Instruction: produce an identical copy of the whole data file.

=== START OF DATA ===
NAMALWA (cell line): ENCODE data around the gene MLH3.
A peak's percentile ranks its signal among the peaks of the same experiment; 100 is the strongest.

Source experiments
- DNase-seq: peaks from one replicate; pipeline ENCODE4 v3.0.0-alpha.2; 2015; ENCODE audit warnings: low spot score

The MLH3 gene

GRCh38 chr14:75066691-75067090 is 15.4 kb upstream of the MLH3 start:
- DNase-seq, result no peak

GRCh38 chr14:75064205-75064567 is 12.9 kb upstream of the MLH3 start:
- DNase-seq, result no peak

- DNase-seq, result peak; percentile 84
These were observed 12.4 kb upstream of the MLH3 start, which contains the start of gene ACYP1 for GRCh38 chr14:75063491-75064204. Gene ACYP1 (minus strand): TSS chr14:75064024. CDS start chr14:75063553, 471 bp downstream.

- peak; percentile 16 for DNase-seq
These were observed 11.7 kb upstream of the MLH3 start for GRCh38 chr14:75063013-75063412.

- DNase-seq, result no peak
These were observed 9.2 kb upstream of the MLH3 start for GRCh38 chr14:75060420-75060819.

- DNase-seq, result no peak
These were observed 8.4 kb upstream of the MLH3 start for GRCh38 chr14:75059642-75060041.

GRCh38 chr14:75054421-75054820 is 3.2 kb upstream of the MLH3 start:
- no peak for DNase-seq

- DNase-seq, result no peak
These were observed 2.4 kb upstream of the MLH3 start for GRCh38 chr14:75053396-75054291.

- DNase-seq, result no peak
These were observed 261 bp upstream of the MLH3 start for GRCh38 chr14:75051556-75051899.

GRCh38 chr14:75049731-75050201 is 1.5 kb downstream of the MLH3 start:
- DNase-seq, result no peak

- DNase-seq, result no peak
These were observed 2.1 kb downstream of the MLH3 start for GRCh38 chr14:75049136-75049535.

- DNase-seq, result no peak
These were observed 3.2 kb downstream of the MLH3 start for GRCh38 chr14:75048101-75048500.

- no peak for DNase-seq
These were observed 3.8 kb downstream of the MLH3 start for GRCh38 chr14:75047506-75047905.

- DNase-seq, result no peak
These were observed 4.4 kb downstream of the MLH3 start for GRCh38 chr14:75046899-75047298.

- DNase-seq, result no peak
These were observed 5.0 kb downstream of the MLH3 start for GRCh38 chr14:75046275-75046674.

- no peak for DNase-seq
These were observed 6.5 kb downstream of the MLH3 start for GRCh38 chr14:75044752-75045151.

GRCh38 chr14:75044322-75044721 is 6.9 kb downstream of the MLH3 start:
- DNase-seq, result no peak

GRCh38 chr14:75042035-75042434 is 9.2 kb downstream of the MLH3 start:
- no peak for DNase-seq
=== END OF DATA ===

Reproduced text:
NAMALWA (cell line): ENCODE data around the gene MLH3.
A peak's percentile ranks its signal among the peaks of the same experiment; 100 is the strongest.

Source experiments
- DNase-seq: peaks from one replicate; pipeline ENCODE4 v3.0.0-alpha.2; 2015; ENCODE audit warnings: low spot score

The MLH3 gene

GRCh38 chr14:75066691-75067090 is 15.4 kb upstream of the MLH3 start:
- DNase-seq, result no peak

GRCh38 chr14:75064205-75064567 is 12.9 kb upstream of the MLH3 start:
- DNase-seq, result no peak

- DNase-seq, result peak; percentile 84
These were observed 12.4 kb upstream of the MLH3 start, which contains the start of gene ACYP1 for GRCh38 chr14:75063491-75064204. Gene ACYP1 (minus strand): TSS chr14:75064024. CDS start chr14:75063553, 471 bp downstream.

- peak; percentile 16 for DNase-seq
These were observed 11.7 kb upstream of the MLH3 start for GRCh38 chr14:75063013-75063412.

- DNase-seq, result no peak
These were observed 9.2 kb upstream of the MLH3 start for GRCh38 chr14:75060420-75060819.

- DNase-seq, result no peak
These were observed 8.4 kb upstream of the MLH3 start for GRCh38 chr14:75059642-75060041.

GRCh38 chr14:75054421-75054820 is 3.2 kb upstream of the MLH3 start:
- no peak for DNase-seq

- DNase-seq, result no peak
These were observed 2.4 kb upstream of the MLH3 start for GRCh38 chr14:75053396-75054291.

- DNase-seq, result no peak
These were observed 261 bp upstream of the MLH3 start for GRCh38 chr14:75051556-75051899.

GRCh38 chr14:75049731-75050201 is 1.5 kb downstream of the MLH3 start:
- DNase-seq, result no peak

- DNase-seq, result no peak
These were observed 2.1 kb downstream of the MLH3 start for GRCh38 chr14:75049136-75049535.

- DNase-seq, result no peak
These were observed 3.2 kb downstream of the MLH3 start for GRCh38 chr14:75048101-75048500.

- no peak for DNase-seq
These were observed 3.8 kb downstream of the MLH3 start for GRCh38 chr14:75047506-75047905.

- DNase-seq, result no peak
These were observed 4.4 kb downstream of the MLH3 start for GRCh38 chr14:75046899-75047298.

- DNase-seq, result no peak
These were observed 5.0 kb downstream of the MLH3 start for GRCh38 chr14:75046275-75046674.

- no peak for DNase-seq
These were observed 6.5 kb downstream of the MLH3 start for GRCh38 chr14:75044752-75045151.

GRCh38 chr14:75044322-75044721 is 6.9 kb downstream of the MLH3 start:
- DNase-seq, result no peak

GRCh38 chr14:75042035-75042434 is 9.2 kb downstream of the MLH3 start:
- no peak for DNase-seq